Community coded

In addition to a decade’s worth of NYT coverage, Porter scanned every iteration of Instagram Community Guidelines published between 2012 and 2022.

“I saw a theme of performative allyship regarding rules and language on gender, meaning they were including considerations about women and their bodies but only on a surface level.”

In 2012, Instagram set broad terms on permissible content with an emphasis of “keeping your clothes on,” Porter said. “Nudity was applied to all genders but moderation of photos often only applied to pictures of women.” A common occurrence demonstrated by the hashtag #FreeTheNipple.

Then in 2016, Instagram added the language “some photos of female nipples [are allowed],” including photos of post-mastectomy scarring and women actively breastfeeding.

The guidelines remained relatively unchanged on gender and nudity between 2016 and 2022, Porter said, despite the emergence of the #MeToo movement and ongoing reports from female Instagram users about the surveillance and removal of their content without clearly defined reasons provided by moderators. Most of these complaints came from women who did not fit that stereotypical mold of an ‘It girl,’ Porter said.

In 2022, the guidelines provided more context on when photos depicting female nipples are allowed, including birth-related moments and health-related situations, such as gender-confirmation surgery, and acts of protest. But ultimately, the decision about what does and does not get removed is up to individual moderators.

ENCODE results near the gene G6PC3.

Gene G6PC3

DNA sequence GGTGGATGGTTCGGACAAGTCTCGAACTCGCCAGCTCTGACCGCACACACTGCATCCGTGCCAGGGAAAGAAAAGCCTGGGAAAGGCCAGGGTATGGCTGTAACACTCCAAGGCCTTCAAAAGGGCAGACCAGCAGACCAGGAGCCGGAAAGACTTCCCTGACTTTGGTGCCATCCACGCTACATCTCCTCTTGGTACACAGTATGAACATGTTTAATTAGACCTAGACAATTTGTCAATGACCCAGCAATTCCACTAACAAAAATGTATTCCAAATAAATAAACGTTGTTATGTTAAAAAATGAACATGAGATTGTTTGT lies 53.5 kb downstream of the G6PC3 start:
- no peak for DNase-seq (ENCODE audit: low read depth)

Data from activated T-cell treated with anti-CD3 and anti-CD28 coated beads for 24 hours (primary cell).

Porter added that anytime binary language is used to moderate content, it leaves non-binary and transgender users to navigate an already confusing landscape.

slide depicting the mental feedback loop of sexism
The research sheds light on the prevalence of dominant gendered norms in journalistic coverage and content moderation online. These discursive themes result in a feedback loop of sexism that holds women to an unrealistic standard.

Disrupting the feedback loop

“I didn’t go into this with the ultimate goal of tearing down The New York Times or advocating for users to swear off social media,” Porter said. “It’s not feasible, social media is going nowhere, and there are countless positive things we derive from it. I also don’t think NYT authors are publishing these things with malicious intent. They’re just people out here navigating the same social norms we all are.”

She said the goal of her research is to showcase the various ways we buy into ideologies that aren’t disseminated with our best interests in mind as well as the challenges reporters and moderators face when navigating these issues. Her hope is that one day she can inspire alternatives that disrupt the way we have come to use social media; creating platforms that contribute to, not detract from our well-being.

“Just be intentional about how you exist and what you consume online. There exists this feedback loop of sexism that fixates on enthusiastic and hyper-independent women as being these desirable commodities that denies every single one of us equitable social capital. It can make you crazy because you start to internalize these pressures you have no control over creating.”

slide #3 from Alexandra Porter's presentation

By Kristy Case